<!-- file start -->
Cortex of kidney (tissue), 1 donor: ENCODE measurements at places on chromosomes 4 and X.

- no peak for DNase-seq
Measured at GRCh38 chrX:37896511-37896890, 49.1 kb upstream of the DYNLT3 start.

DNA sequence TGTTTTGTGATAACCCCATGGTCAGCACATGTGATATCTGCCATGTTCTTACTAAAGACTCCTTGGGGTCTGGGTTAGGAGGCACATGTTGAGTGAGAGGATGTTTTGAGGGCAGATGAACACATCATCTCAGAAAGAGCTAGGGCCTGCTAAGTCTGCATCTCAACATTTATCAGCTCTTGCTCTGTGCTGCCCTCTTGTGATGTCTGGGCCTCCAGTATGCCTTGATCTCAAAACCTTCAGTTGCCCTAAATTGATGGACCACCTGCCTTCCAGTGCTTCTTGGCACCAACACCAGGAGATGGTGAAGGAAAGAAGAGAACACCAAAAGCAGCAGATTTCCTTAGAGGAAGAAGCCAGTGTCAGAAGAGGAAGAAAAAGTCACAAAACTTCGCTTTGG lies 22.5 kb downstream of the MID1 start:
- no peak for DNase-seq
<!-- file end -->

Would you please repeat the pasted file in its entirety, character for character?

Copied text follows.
Cortex of kidney (tissue), 1 donor: ENCODE measurements at places on chromosomes 4 and X.

- no peak for DNase-seq
Measured at GRCh38 chrX:37896511-37896890, 49.1 kb upstream of the DYNLT3 start.

DNA sequence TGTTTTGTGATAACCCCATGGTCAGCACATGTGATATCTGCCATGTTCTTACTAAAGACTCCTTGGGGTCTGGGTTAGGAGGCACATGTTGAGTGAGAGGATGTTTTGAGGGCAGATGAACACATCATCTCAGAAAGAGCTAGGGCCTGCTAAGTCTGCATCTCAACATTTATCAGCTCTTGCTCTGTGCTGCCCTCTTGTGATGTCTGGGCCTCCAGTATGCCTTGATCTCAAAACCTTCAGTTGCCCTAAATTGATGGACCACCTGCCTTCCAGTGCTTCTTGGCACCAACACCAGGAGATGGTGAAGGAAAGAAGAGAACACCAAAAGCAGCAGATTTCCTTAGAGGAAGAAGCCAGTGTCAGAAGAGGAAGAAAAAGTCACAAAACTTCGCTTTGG lies 22.5 kb downstream of the MID1 start:
- no peak for DNase-seq